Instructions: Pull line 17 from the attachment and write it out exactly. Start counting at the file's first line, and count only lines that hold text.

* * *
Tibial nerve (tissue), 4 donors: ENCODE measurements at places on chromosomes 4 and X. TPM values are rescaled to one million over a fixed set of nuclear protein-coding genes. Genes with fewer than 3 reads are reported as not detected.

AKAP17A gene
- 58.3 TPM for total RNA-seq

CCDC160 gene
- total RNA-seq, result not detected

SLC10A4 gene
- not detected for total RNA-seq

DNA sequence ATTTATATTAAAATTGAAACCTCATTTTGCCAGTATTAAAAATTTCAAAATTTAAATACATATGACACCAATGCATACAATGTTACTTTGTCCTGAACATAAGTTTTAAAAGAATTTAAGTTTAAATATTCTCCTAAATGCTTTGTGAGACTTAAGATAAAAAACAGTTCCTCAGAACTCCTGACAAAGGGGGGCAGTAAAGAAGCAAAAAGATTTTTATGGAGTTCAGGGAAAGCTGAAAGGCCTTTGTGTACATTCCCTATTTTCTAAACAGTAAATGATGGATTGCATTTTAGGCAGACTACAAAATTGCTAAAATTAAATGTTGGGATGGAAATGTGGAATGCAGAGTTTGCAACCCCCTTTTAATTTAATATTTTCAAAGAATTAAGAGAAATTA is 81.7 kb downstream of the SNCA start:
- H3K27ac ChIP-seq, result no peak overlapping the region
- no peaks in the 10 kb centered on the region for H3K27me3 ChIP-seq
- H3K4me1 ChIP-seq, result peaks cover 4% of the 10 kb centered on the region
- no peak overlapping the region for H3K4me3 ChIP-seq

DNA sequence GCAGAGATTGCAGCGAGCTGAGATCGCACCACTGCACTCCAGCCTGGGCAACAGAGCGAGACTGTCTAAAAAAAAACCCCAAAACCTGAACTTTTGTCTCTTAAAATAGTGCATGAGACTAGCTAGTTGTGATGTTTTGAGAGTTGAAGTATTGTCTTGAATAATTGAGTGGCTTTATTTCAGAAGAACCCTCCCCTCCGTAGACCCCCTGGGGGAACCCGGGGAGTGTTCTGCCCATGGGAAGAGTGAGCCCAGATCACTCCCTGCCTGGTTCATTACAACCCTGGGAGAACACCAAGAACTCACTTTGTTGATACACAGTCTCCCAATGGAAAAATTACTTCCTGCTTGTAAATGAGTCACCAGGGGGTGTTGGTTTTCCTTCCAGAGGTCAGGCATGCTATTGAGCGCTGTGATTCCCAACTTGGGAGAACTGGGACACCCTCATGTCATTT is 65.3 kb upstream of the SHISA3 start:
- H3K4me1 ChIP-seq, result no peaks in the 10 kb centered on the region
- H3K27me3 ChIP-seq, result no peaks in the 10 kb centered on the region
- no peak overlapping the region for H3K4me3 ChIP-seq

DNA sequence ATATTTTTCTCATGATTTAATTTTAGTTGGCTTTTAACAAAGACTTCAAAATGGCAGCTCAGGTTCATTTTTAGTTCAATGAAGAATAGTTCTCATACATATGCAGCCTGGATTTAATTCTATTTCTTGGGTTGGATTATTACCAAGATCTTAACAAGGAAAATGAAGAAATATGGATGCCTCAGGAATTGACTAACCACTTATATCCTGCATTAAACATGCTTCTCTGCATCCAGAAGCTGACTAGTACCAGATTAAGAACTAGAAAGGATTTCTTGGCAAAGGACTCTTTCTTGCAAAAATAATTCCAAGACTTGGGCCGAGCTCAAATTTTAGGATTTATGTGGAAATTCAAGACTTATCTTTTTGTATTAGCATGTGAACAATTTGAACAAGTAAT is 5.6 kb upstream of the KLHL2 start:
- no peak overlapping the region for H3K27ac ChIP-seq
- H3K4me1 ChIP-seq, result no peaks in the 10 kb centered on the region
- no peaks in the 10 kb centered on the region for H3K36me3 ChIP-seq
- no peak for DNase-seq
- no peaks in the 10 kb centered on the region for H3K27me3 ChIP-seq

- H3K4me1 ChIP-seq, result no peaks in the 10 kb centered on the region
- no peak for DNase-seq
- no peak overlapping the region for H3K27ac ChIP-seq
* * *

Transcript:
DNA sequence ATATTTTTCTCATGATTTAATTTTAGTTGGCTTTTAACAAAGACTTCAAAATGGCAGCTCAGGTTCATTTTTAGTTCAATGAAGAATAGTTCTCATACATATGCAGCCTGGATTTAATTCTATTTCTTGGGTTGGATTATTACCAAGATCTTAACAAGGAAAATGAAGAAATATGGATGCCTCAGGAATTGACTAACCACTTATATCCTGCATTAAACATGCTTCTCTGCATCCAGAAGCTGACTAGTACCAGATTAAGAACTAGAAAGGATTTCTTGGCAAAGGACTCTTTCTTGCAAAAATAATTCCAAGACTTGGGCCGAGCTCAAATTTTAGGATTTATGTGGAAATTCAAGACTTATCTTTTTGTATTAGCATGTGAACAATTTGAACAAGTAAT is 5.6 kb upstream of the KLHL2 start: